"Yeah, $1500. And then I have to spend the night."
Part of a conversation with an escort friend of mine. He gets paid $1500 to spend the night with old men (I don't mean that as a slight; most of the men are extremely aged) and sometimes have sex with them. Sometimes, like the time we were talking about today, he only has to lay there and have his ass eaten.
After we spoke, the idea of writing about a sex worker lazily flopped around in my head. How unique or relevant a thing could I make that? Writing about someone who trades sex for money in a down economy! No. I bore myself every day.
The other thing I do every day is repeatedly say the words "What the fuck are you doing" to myself. I think if you're someone who, daily, says to himself "What the fuck are you doing," you're probably doing the wrong thing in life. So as the thought of writing a ridiculous trend piece about gay hookers and the mantra "what the fuck are you doing" both came to me at about the same time, I thought about trying to write about something else.
I thought about writing about writing on the internet. Is any of the writing on the internet good? No. Do people buy books? Should I try to write something not for the internet? Do people read books? The Help is a popular movie. Is having your book turned into a movie better than having your blog turned into a book?
Being a blogger or an internet personality who "writes" doesn't make you a writer, of course, if I can be a snob for a moment. Most writing online isn't writing but rather a string of terse sentence fragments loosely connected by LOLs and OMGs! and "What Do U Think!?" And that last one, the one soliciting reaction in the form of "comments," is the real downer. Today, we write less because we have a cogent point to make or an entertaining narrative to share, but rather, we write because we want to really get some commenters fired up!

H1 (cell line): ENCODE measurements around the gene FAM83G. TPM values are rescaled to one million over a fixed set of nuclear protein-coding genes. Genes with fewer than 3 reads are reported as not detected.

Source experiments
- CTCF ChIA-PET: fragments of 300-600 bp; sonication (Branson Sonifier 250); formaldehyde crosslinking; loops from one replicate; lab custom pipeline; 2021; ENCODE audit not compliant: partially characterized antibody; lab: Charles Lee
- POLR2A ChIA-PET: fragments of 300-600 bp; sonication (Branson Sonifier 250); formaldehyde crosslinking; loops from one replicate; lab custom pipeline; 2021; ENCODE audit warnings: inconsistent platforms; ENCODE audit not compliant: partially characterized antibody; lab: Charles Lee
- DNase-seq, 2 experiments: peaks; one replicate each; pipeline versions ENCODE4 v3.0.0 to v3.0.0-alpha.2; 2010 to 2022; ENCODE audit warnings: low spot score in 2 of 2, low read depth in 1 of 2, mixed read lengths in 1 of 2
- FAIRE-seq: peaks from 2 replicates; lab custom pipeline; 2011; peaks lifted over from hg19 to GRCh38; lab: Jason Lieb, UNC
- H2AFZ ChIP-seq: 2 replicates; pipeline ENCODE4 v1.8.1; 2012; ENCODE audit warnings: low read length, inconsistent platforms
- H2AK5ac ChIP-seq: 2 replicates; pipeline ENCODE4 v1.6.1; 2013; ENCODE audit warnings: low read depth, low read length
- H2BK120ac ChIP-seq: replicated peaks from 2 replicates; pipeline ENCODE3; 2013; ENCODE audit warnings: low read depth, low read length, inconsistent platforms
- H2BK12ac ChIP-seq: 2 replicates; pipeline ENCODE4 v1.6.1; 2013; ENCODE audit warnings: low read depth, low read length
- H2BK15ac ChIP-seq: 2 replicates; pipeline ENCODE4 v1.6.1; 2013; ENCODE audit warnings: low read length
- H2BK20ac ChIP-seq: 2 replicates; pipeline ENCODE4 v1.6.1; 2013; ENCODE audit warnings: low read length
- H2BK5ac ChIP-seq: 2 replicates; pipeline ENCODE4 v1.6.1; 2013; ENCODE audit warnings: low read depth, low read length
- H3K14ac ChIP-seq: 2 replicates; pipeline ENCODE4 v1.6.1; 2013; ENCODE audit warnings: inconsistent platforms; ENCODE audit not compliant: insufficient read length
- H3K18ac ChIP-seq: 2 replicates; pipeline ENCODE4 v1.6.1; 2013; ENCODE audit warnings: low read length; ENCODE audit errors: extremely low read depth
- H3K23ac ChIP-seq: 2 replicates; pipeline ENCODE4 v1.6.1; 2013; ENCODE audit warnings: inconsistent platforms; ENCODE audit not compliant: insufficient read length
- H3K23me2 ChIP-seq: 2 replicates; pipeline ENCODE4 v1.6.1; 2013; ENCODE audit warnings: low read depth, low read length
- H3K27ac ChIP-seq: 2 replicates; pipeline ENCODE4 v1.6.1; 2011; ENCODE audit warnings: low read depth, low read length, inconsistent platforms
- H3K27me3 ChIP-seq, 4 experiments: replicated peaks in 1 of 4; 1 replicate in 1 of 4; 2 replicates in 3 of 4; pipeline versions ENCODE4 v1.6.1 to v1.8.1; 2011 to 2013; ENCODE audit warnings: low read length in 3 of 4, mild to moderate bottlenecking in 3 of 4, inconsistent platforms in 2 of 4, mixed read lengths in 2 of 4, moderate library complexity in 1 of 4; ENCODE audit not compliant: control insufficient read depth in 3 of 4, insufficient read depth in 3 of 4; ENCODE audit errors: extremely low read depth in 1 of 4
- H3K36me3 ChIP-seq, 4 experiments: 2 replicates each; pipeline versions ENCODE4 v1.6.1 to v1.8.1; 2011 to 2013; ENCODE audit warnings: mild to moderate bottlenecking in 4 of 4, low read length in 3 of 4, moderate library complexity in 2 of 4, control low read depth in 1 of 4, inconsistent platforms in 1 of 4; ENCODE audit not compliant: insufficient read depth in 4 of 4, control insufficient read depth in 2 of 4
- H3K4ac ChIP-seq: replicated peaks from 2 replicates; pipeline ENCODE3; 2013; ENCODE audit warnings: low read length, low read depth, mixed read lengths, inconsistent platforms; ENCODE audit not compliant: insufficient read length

Page views, favorites, retweets, likes, comments, shares, and reblogs are where it is at, you guys. The goal in blogging, or at least a new mark of successful blogging or being a successful blogger, isn't to be "good." The goal is to have whatever you wrote be so hated or so outrageous or so controversial (when, in fact, it's not controversial at all) that it--or better yet, you!--becomes a comical meme of sorts. Whatever idea or story you published is more valuable to the internet if people can really really hate it or really really make fun of it. Take the truly dreadful piece from Paul Aguirre-Livingston, "Dawn Of A New Gay." Livingston's attempt to proudly define an entire generation of gay men as apathetic hipsters pissed literally everyone on the internet off. It also brought in the most comments the site that published it had ever received on a single article. Was this horrifying piece of writing intentionally horrifying in an effort to attract all the h8ers? Probably not. But being horrifying is all the rage. We have proof.
Again, this notion of hating the internet and the "death" of writing is entirely pretentious and, let's be honest, my own blogging and my own comment wars have contributed to the demise in a small way, probably. But I miss quiet consideration. I miss thinking about something without the use of an emoticon. I miss reading something and not engaging in a fight with a stranger over it before I've even had time to process what it is I just read. And we are all to blame: the writers who do the bad writing and the readers who do the bad reading.
I think about what it would be like if the internet just turned off all its comments. No debate, no praise, no hate, nothing. It would kill the people who live off of the attention they receive online. It would infuriate the people who are infuriated by the things they read online. I guess it wouldn't be the internet anymore.
What are some things that people could write about that wouldn't result in comment wars or "controversy"? What are some topics that aren't stale trend pieces written about everywhere that would make for a unique reading experience? Considering how short and how precious life is, what is the most effective, valuable way to spend one's time while surfing the net? What do you think?